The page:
Despite Jimmy’s navy position the family had little money, so they lived in a newly built government housing unit upon their return. Jimmy also quickly learned that his uncle Alton had declined becoming executor of his father’s estate and that he had made Jimmy executor. Jimmy protested saying that he did not know enough about farming, the business, or the customers involved to effectively do it. However, Alton said that doing it would be the best way for him to learn (Carter, p. 69).
Taking over in the midst of the peanut and cotton harvests, Jimmy received a crash course in buying crops from farmers, collecting debts, and harvesting their own crops from the field. Luckily for him, farming methods in the area had not changed much in his decade-long absence from the farm. Cotton and peanuts were still picked by hand. Apart from the farm pickup truck, mules and horses still powered the farm’s equipment (Carter, p. 69).
Unfortunately, he soon discovered there were some problems that had befallen the farm in the years prior to his return as well as facets of the business that he had not understood as a child. Many of the farm’s tenants who purchased supplies from the Carters on credit did not pay these debts at the end of the season as they should. There was goodwill toward the family from these farmers, but Carter explained, “…it became apparent that when given an option of which creditor should be paid first, many of the customers met their obligations to the one who was most demanding. There were a disturbing number of unpaid accounts at the end of the season.” (Carter, p. 70).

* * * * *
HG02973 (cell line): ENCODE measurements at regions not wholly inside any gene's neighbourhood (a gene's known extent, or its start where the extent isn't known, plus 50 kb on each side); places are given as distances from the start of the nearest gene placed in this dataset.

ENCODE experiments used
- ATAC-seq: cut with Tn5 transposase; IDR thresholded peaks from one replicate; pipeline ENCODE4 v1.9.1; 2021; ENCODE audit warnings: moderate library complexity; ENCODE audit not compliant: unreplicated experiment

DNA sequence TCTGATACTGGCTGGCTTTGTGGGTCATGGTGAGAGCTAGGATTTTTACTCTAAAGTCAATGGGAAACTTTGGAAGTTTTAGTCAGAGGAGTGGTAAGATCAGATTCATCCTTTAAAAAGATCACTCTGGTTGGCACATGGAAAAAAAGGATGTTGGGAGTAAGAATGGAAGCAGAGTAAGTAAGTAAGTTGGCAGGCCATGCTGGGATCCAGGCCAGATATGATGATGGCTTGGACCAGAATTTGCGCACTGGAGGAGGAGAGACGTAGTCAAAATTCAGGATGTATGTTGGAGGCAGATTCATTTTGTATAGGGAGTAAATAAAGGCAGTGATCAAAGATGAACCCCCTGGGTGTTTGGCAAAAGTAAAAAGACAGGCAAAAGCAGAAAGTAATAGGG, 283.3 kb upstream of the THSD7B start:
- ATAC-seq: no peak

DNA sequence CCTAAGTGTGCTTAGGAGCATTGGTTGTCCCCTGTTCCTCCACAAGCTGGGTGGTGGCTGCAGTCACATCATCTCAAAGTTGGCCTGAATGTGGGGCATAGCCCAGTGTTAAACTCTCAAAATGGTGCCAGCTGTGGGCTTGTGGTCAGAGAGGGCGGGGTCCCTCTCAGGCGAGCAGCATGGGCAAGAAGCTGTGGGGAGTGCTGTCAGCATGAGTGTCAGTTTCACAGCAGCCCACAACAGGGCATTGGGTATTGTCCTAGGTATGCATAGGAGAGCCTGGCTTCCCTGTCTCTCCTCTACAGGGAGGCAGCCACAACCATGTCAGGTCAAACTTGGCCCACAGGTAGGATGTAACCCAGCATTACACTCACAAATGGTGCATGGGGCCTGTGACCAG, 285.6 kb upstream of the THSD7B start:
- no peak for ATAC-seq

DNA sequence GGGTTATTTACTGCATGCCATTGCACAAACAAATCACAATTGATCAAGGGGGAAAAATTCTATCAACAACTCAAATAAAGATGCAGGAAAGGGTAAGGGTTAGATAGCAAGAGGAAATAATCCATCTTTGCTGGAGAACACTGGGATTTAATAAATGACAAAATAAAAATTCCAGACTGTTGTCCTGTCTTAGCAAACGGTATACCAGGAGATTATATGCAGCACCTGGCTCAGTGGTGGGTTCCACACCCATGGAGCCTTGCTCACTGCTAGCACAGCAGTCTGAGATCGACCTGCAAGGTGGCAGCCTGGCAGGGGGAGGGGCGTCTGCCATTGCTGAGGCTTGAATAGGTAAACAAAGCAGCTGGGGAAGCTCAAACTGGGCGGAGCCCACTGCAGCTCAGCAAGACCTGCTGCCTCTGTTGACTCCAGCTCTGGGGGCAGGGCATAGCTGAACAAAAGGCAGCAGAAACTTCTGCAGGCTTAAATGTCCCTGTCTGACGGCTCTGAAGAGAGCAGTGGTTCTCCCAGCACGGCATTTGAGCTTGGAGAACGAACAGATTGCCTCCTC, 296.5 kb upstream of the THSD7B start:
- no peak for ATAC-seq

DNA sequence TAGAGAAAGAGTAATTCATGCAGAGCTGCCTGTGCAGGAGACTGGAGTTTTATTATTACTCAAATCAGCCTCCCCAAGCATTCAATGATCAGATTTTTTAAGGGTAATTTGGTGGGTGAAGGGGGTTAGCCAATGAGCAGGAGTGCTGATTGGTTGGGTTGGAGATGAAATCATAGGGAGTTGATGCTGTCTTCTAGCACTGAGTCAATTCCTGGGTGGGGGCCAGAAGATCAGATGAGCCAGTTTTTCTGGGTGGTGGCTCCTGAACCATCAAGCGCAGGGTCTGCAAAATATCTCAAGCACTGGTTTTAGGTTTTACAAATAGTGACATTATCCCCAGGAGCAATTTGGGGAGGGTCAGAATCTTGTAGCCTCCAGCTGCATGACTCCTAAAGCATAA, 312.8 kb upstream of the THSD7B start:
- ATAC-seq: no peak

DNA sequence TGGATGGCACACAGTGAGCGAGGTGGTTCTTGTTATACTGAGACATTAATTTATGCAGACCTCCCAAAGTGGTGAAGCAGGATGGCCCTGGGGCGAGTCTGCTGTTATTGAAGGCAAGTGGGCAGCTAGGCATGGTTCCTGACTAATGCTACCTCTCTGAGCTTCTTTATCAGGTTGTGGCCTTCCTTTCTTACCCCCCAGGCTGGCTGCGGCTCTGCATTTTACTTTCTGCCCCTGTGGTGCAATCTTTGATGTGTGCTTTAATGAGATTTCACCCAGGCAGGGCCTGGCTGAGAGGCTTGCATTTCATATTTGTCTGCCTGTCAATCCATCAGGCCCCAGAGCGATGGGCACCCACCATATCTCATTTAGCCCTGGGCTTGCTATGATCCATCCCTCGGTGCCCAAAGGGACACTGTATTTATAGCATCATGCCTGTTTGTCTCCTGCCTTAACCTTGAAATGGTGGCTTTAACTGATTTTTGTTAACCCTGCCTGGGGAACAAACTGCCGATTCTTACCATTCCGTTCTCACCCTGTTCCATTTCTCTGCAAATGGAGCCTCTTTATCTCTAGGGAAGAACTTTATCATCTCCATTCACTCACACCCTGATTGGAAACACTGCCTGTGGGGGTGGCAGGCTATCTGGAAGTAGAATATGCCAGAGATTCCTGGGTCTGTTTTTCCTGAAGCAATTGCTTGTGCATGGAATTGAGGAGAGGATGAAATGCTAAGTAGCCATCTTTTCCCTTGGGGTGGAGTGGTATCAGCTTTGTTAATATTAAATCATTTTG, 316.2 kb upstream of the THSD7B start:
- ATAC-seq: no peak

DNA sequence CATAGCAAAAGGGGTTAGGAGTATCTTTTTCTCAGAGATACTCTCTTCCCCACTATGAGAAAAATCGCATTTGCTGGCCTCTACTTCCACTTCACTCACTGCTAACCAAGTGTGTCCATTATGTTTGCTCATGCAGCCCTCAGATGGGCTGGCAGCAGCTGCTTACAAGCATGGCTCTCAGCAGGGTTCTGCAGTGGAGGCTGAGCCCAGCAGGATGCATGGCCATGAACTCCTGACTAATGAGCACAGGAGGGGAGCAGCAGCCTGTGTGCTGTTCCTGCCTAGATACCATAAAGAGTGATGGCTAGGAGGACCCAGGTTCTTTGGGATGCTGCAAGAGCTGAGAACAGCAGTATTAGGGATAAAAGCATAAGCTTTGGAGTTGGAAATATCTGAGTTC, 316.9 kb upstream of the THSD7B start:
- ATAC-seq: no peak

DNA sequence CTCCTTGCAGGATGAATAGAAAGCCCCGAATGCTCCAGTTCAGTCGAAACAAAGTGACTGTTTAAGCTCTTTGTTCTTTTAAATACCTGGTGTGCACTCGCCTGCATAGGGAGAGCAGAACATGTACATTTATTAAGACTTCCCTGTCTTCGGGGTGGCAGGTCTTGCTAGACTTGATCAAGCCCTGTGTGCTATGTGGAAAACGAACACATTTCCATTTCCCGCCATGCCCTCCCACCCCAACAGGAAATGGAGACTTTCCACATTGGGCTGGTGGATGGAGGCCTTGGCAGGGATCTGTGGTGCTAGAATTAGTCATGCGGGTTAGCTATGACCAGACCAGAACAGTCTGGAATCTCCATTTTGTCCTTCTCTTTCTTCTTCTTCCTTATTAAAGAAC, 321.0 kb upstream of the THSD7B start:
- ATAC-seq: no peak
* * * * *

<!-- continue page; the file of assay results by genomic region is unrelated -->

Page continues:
Another problem was back taxes. An IRS audit a few years prior led to penalties against the farm since there were no written records of income earned through timber sales (Carter, p. 70). Much of the estate’s money went toward paying these tax penalties. In short, Carter realized that the farm was land rich but cash poor, and he had to take out a $10,000 loan for farming operations (Bird, p. 41). Learning the ins-and outs of taking over the operation Carter later in life wrote, “My wide-ranging and expanding responsibilities made my previous navy life – even helping to design and build an original nuclear power plant – seem simple.” (Carter, p. 70)